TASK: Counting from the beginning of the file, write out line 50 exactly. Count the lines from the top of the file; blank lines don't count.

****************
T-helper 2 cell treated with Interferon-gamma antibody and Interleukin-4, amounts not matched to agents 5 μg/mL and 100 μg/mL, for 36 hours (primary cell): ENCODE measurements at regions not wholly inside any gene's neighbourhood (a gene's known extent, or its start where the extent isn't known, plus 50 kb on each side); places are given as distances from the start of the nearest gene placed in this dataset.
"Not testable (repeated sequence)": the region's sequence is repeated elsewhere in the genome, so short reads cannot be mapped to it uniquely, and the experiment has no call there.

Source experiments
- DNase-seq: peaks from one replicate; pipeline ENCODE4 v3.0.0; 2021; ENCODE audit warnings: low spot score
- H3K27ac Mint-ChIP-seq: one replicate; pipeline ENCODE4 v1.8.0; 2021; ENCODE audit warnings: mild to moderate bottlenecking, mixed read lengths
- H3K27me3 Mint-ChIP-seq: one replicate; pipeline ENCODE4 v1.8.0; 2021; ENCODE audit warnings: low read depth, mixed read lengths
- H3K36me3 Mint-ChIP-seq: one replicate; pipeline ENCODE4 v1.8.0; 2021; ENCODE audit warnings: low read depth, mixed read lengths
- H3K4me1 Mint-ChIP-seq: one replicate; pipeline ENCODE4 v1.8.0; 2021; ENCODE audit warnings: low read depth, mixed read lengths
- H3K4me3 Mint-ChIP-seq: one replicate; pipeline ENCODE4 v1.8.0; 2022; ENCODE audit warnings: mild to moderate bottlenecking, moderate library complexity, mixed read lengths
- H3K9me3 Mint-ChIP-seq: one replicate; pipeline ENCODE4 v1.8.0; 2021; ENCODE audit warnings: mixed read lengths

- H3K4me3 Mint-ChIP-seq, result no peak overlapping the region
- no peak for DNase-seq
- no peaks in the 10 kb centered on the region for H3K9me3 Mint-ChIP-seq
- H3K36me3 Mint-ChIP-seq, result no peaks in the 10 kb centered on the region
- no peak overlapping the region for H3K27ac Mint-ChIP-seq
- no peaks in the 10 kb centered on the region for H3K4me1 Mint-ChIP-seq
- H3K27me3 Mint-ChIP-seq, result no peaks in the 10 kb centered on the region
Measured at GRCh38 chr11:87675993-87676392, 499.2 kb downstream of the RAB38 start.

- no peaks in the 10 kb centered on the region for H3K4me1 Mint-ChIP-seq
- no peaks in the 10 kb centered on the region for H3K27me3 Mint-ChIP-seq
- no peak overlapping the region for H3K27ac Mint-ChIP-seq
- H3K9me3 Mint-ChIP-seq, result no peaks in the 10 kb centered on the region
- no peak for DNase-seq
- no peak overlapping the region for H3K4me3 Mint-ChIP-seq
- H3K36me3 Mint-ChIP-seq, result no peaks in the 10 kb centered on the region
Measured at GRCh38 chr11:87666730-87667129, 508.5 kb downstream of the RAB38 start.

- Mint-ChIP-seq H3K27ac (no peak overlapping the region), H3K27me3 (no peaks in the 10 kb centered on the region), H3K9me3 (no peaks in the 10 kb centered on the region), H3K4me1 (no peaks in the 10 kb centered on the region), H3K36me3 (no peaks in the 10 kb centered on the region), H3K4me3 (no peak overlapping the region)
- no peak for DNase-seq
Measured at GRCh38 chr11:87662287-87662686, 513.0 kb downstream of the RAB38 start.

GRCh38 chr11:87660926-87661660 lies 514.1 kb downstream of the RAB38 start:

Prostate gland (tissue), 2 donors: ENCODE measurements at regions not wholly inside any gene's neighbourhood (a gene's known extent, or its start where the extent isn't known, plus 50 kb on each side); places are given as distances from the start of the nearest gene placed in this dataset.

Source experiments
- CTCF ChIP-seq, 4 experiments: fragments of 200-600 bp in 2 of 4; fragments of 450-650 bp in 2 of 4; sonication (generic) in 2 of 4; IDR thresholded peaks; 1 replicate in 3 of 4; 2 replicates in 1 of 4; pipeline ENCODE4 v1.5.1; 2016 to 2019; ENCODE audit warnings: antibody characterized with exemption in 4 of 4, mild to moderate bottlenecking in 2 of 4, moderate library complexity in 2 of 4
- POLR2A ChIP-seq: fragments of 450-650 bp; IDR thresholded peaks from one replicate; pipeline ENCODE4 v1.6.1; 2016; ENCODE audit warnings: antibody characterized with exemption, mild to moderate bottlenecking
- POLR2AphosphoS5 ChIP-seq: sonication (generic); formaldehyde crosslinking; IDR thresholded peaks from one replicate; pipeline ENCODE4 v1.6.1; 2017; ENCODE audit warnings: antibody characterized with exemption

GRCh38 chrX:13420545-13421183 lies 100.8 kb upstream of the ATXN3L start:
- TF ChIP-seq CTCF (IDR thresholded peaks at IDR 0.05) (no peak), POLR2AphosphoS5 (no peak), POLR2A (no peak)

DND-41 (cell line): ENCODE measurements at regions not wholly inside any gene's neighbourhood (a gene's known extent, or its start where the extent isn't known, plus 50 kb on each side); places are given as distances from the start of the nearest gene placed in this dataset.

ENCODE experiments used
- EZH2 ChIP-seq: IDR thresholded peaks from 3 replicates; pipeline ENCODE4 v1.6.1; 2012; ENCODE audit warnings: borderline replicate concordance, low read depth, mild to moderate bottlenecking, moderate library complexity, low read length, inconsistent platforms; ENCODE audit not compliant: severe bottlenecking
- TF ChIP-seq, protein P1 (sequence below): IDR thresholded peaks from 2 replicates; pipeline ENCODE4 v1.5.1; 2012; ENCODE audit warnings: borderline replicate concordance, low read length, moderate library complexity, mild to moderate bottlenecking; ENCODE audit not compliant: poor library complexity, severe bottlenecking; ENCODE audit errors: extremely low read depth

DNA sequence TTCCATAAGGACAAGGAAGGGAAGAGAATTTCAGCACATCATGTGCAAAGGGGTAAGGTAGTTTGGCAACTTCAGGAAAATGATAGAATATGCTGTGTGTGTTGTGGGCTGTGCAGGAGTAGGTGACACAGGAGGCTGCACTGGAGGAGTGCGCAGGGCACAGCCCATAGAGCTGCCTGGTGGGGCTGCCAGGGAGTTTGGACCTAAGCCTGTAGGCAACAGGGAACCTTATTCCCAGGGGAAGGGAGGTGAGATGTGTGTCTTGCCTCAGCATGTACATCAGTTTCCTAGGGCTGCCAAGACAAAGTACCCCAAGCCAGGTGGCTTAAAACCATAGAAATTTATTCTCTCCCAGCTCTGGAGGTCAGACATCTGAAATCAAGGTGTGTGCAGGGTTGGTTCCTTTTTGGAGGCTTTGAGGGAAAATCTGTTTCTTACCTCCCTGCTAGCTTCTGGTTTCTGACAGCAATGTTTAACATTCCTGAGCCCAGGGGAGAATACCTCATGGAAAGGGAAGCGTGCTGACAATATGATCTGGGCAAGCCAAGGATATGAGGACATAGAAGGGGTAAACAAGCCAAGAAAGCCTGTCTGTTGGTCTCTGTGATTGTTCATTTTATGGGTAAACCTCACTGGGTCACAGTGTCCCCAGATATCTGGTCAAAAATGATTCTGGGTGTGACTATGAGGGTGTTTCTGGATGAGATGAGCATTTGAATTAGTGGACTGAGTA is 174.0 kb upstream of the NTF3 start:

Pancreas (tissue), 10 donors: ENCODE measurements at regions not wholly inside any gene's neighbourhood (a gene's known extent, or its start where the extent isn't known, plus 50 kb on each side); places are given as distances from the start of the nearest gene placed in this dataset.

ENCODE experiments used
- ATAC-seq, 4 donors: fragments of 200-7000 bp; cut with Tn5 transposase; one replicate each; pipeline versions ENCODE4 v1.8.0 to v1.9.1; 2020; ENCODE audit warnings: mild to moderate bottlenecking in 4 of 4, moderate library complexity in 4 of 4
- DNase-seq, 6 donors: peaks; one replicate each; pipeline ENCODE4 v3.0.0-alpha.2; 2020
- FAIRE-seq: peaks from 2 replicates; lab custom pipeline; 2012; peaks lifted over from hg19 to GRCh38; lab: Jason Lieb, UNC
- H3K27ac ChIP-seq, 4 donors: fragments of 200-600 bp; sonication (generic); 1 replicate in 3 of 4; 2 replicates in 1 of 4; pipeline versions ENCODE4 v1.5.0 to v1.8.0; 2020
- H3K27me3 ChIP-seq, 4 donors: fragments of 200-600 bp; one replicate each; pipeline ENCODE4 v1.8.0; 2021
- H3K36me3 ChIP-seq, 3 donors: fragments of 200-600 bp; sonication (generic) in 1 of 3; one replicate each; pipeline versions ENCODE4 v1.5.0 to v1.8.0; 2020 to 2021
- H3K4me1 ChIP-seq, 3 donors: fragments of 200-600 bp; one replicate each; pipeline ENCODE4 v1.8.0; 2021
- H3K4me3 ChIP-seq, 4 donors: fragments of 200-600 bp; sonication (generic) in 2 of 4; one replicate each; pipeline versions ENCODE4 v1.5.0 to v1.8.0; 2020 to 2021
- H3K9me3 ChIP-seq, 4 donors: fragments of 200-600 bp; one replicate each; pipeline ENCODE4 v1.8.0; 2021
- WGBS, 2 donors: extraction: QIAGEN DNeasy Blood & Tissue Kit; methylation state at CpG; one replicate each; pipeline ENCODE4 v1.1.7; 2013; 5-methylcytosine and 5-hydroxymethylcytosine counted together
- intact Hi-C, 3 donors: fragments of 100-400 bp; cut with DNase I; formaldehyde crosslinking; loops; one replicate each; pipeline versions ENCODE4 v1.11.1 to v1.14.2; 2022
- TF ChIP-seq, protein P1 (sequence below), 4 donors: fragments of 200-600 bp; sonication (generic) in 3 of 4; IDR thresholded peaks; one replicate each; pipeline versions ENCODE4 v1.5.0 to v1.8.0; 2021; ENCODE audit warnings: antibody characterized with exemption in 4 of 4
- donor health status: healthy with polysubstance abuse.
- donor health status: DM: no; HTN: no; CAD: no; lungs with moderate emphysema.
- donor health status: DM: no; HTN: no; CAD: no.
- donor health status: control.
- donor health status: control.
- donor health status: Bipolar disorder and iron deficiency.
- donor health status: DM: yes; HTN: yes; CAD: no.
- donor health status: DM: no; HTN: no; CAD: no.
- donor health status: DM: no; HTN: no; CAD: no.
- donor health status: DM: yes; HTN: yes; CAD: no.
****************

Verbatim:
- H3K36me3 ChIP-seq, 3 donors: fragments of 200-600 bp; sonication (generic) in 1 of 3; one replicate each; pipeline versions ENCODE4 v1.5.0 to v1.8.0; 2020 to 2021